Issue 10 — Winter 1997
'Curiosity is probably what drives me more than anything. Pictures, after curiosity, were something I thought I could try to change things with. I do have an axe to grind that's why I bother to take pictures and to write.' The sentiments of Paul Smith are clearly from the 'socially concerned' school of photography. His images from Guatemala depict a harsh living environment and raise questions with the viewer about what possible appropriate response we can have to them.
Derek Speirs' images form part of a campaign to raise awareness among the 'settled community' about issues of stereotyping and discrimination facing the Travelling community in Northern Ireland. This photographic project will be continued through Belfast Exposed workshops enabling travellers to use darkroom facilities and cameras to produce their own images.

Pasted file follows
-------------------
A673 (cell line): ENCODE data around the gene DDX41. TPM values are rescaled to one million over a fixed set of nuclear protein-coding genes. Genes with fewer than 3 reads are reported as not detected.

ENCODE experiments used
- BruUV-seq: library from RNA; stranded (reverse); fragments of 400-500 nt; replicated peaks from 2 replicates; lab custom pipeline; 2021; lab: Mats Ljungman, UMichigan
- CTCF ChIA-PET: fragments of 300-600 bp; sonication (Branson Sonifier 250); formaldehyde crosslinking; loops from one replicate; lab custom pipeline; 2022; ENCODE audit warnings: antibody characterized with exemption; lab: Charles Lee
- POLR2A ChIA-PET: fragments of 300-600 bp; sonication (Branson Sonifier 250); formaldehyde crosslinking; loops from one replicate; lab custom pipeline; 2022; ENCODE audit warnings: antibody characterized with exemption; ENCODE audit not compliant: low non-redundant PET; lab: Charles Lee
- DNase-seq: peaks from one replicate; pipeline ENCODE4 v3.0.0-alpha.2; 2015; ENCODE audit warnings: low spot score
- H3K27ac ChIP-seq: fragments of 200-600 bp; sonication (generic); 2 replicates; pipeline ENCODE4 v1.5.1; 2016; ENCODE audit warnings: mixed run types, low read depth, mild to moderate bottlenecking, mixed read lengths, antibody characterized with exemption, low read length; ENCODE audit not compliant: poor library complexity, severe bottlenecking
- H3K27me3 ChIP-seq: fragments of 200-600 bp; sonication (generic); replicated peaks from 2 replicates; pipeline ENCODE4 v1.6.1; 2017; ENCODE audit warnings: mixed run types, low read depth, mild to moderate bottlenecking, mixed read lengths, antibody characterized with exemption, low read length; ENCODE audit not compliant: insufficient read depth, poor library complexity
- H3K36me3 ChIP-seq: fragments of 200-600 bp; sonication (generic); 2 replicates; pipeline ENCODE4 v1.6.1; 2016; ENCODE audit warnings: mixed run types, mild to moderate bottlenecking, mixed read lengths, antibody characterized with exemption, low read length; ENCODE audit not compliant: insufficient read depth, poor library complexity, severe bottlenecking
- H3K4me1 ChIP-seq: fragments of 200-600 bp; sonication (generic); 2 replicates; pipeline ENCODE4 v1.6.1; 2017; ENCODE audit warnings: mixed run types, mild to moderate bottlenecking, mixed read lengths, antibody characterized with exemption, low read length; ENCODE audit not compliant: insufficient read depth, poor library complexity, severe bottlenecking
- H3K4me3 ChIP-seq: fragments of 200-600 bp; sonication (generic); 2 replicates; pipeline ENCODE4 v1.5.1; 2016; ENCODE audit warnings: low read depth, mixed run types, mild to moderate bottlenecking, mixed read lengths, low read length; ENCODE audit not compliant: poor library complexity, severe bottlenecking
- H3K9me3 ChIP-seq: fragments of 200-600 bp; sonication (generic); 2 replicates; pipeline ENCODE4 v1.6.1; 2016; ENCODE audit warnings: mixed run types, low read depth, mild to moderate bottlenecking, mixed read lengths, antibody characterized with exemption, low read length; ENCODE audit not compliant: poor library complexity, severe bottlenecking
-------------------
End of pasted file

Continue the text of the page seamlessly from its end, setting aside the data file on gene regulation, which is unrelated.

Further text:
The celebration of difference that informs the Travellers project is cited by New York photographer Bruce Gilden as one of his motivations for making photographs. He talks with Christine Redmond about getting started in photography and his twelve year project in Haiti.
Richard Billinghams Ray's a laugh has just been announced as winner of the 'photography Turner Prize' of £10,000 awarded through the Citibank Private Bank competition. His book reveals intimately the life of his own family. It is reviewed for us by photographer Anthony Haughey whose own work was included with Billinghams in the Barbican's exhibition 'Who's looking at the Family?'.
So Mapplethorpe's work has left the Gallery of Photography onward on its world tour. The photographs of one of the world's most renowned artists, are reviewed for us by Keiran Owens. The exhibition in Dublin did not produce the anticipated moral outcry. But would any gallery have shown it North of the border?
— John Duncan